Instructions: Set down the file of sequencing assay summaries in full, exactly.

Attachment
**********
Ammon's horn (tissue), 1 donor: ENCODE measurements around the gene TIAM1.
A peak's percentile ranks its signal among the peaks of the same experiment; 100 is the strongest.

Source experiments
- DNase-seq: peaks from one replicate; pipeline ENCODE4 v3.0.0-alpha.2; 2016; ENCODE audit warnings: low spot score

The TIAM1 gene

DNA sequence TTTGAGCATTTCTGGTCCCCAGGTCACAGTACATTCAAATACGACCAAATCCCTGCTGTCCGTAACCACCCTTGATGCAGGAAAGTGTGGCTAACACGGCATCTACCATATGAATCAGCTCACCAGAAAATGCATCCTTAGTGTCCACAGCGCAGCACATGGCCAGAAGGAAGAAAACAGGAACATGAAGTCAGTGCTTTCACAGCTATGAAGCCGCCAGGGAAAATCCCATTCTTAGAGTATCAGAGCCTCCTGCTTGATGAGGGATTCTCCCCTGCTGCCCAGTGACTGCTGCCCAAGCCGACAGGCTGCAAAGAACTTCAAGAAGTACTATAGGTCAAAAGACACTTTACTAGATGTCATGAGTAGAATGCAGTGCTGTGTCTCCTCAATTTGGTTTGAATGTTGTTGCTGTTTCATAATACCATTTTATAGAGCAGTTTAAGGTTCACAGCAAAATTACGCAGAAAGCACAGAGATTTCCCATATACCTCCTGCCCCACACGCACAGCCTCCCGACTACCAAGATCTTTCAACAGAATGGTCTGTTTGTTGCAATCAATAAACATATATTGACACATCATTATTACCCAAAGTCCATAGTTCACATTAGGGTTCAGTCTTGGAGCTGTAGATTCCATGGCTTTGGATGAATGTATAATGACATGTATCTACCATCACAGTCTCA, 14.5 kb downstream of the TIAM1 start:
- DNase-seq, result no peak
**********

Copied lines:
Ammon's horn (tissue), 1 donor: ENCODE measurements around the gene TIAM1.
A peak's percentile ranks its signal among the peaks of the same experiment; 100 is the strongest.

Source experiments
- DNase-seq: peaks from one replicate; pipeline ENCODE4 v3.0.0-alpha.2; 2016; ENCODE audit warnings: low spot score

The TIAM1 gene

DNA sequence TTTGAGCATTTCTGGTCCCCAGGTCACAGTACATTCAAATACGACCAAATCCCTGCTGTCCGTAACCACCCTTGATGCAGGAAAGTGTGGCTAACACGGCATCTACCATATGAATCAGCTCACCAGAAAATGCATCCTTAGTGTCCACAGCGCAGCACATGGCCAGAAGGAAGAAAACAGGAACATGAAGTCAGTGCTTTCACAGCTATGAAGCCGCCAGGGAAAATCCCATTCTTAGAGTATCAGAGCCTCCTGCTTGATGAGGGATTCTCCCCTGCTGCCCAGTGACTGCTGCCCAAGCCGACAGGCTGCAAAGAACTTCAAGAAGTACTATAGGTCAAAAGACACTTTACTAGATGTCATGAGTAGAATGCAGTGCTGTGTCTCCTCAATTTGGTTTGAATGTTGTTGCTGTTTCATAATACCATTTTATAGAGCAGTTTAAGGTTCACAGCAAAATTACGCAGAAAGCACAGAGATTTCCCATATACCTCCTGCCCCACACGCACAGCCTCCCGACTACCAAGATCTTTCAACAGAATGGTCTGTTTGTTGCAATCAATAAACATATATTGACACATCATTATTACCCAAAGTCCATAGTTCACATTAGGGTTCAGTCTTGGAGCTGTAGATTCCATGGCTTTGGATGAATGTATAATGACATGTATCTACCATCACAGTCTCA, 14.5 kb downstream of the TIAM1 start:
- DNase-seq, result no peak